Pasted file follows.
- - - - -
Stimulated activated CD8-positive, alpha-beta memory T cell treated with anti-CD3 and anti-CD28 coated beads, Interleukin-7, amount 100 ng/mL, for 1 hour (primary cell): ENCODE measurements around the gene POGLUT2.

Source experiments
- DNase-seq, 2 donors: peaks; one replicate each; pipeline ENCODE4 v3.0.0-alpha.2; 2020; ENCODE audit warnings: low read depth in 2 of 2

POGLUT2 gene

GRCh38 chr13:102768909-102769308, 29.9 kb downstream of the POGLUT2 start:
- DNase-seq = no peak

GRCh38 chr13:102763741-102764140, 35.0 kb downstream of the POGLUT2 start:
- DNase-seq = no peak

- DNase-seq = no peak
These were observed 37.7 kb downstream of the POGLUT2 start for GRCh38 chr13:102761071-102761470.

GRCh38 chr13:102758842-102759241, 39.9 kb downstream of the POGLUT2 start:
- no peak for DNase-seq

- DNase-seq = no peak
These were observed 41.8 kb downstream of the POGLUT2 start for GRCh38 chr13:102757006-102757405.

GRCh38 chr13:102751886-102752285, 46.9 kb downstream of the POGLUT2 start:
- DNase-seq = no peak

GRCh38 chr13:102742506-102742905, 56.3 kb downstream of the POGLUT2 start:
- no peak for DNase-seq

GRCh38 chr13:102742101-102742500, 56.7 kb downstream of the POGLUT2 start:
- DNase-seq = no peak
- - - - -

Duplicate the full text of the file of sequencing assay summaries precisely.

Stimulated activated CD8-positive, alpha-beta memory T cell treated with anti-CD3 and anti-CD28 coated beads, Interleukin-7, amount 100 ng/mL, for 1 hour (primary cell): ENCODE measurements around the gene POGLUT2.

Source experiments
- DNase-seq, 2 donors: peaks; one replicate each; pipeline ENCODE4 v3.0.0-alpha.2; 2020; ENCODE audit warnings: low read depth in 2 of 2

POGLUT2 gene

GRCh38 chr13:102768909-102769308, 29.9 kb downstream of the POGLUT2 start:
- DNase-seq = no peak

GRCh38 chr13:102763741-102764140, 35.0 kb downstream of the POGLUT2 start:
- DNase-seq = no peak

- DNase-seq = no peak
These were observed 37.7 kb downstream of the POGLUT2 start for GRCh38 chr13:102761071-102761470.

GRCh38 chr13:102758842-102759241, 39.9 kb downstream of the POGLUT2 start:
- no peak for DNase-seq

- DNase-seq = no peak
These were observed 41.8 kb downstream of the POGLUT2 start for GRCh38 chr13:102757006-102757405.

GRCh38 chr13:102751886-102752285, 46.9 kb downstream of the POGLUT2 start:
- DNase-seq = no peak

GRCh38 chr13:102742506-102742905, 56.3 kb downstream of the POGLUT2 start:
- no peak for DNase-seq

GRCh38 chr13:102742101-102742500, 56.7 kb downstream of the POGLUT2 start:
- DNase-seq = no peak